Not long after Disney’s purchase of the franchise, our industry sources indicated to us that those original film elements would be properly preserved and that, at some point in the future, they would likely see the light of day. Given that 2017 represents the 40th anniversary of the original Star Wars, there’s certainly no better opportunity to do something truly special to celebrate the film. What better way could there be than bringing that original theatrical vision back to the world?
Now... the fine (and fun) Making Star Wars website is reporting that their sources have been telling them much the same thing. To their credit, they’re reporting is properly qualified as RUMOR, as ours has always been. It must always be repeated: Nothing is set in stone until the studio makes an official announcement and even then, it’s not 100% real until you have the disc in your hands. That said, we suspect there’s at least a chance you could see something along the lines of an original re-issue this year and so, it seems, does Jason Ward, the editor of Making Star Wars.
One thing we do know for sure is that Lucasfilm has a new 4K scan of the of the film. That was essentially confirmed back in December by Rogue One director Gareth Edwards (as we reported here). The original theatrical version must certainly still exist – even if what Edwards saw was a 4K-updated version of the latest Special Edition (as was later tweeted by Lucasfilm’s Pablo Hidalgo, who has also commented again today), the company would still have original theatrical film elements available, not to mention IPs, dupe negatives, and (worst case) release prints.
Now, I would love to think that Disney would release Star Wars in 4K with HDR this year, but I don’t know if they’d go that far (although the studio would certainly make a splash by doing so). But a truly-remastered Blu-ray release of the original films would be pretty terrific too, though it’s hard to gauge the likelihood of that with any real accuracy. Nevertheless, we’re going to shake the trees and see what we can learn.
I’m reminded, as I type this post today, that the very first copy of the original Star Wars I ever owned was a used rental copy of the film on full frame VHS, back in the mid 1980s, and I paid $60 for it. Not so many years later, I purchased the elaborate Star Wars Trilogy: The Definitive Edition THX box set of CAV laserdiscs and paid a pretty penny for that too. I also purchased the Star Wars Trilogy: Special Edition CLV box set a couple years after that. And yes, of course, I have all of the various DVD and Blu-ray releases since – many of which we here at The Bits actively campaigned to see released. And I’m the proud owner of a USB thumb drive containing Harmy’s Despecialized Versions in 720p (if you haven’t seen them, you can learn more about them here and here). But I’ve got at least one more purchase in me, of those original films, provided they’re properly remastered in 1080p or better yet 2160p (4K).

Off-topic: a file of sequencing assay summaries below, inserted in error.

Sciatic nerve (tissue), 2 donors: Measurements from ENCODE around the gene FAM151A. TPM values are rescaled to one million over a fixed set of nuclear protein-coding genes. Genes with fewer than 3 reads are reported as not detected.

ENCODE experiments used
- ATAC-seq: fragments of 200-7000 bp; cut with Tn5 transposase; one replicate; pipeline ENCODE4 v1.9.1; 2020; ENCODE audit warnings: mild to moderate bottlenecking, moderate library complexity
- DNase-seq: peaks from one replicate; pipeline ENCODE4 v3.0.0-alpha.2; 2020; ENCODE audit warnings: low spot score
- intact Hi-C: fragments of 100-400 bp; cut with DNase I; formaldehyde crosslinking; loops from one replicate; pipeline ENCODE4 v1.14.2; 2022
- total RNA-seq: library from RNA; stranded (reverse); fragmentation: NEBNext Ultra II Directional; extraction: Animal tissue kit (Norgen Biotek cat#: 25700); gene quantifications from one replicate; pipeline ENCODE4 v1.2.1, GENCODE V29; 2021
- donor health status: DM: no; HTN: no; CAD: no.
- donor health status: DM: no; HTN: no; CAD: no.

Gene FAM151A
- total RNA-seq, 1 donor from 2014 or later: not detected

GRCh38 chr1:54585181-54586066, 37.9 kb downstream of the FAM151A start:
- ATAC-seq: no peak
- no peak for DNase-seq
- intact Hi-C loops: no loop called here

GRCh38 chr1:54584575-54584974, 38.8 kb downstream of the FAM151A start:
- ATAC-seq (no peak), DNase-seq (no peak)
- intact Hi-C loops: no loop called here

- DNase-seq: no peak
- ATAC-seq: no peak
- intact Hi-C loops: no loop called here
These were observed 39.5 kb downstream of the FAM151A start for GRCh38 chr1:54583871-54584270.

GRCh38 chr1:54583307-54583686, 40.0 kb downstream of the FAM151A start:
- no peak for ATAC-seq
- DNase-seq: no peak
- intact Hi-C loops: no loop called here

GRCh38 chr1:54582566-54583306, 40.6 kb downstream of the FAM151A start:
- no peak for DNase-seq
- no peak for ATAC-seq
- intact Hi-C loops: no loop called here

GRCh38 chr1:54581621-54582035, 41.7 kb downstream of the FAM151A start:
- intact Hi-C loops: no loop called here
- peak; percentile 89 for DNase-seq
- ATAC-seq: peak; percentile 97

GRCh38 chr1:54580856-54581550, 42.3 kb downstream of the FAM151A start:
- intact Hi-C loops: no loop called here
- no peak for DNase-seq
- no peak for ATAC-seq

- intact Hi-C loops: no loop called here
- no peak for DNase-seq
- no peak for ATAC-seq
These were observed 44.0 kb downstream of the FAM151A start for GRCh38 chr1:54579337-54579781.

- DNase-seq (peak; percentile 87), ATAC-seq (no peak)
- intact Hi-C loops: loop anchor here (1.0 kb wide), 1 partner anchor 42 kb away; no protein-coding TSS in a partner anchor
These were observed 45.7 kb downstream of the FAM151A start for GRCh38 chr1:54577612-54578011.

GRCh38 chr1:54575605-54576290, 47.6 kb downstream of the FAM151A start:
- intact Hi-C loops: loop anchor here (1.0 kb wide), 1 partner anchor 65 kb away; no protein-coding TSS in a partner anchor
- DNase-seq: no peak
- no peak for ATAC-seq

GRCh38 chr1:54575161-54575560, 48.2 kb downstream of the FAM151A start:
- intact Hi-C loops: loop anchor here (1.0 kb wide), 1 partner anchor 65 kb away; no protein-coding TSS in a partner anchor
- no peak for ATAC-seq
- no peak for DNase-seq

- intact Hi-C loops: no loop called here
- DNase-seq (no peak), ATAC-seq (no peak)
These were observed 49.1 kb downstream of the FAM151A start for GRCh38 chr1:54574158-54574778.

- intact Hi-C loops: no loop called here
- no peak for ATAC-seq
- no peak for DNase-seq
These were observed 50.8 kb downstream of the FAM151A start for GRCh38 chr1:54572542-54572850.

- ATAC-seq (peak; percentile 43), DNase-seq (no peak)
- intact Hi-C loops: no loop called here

IF anything were going to happen, the timeframe for the release would perhaps be May for a theatrical re-issue and November-ish for a disc release, in time for Black Friday shopping and prior to the release of Star Wars: The Last Jedi in theaters. And the place it’s likely to be officially announced would be the Star Wars Celebration convention in Orlando (April 13-16). So we should know more about whatever Disney may have planned soon.
Whatever happens, fans need to not get their panties in a bunch. Disney has certainly protected those original film elements, whatever they end up doing with them. And Harmy’s Despecialized exits for all of us to enjoy in the meantime. As for the 40th Anniversary, we shall see...
[Editor’s Note: For all those of you who may be tempted to respond: “But Fox owns the original Star Wars film, not Disney,” do keep in mind that anything done officially related to the 40th anniversary of the original Star Wars – involving the actual film – would be a joint effort between Disney and Fox. Studios can and do work together on complicated projects all the time. People swore up and down that the original 1960s Batman TV series would never be released again because Fox owns the actual series while Warner Bros. owns DC and the Batman rights, and it certainly WAS impossible... until suddenly it DID happen after all. And the resulting Blu-ray box set? It doesn’t have the Fox logo on it. Just the Warner logo. All worth keeping in mind.]
- Bill Hunt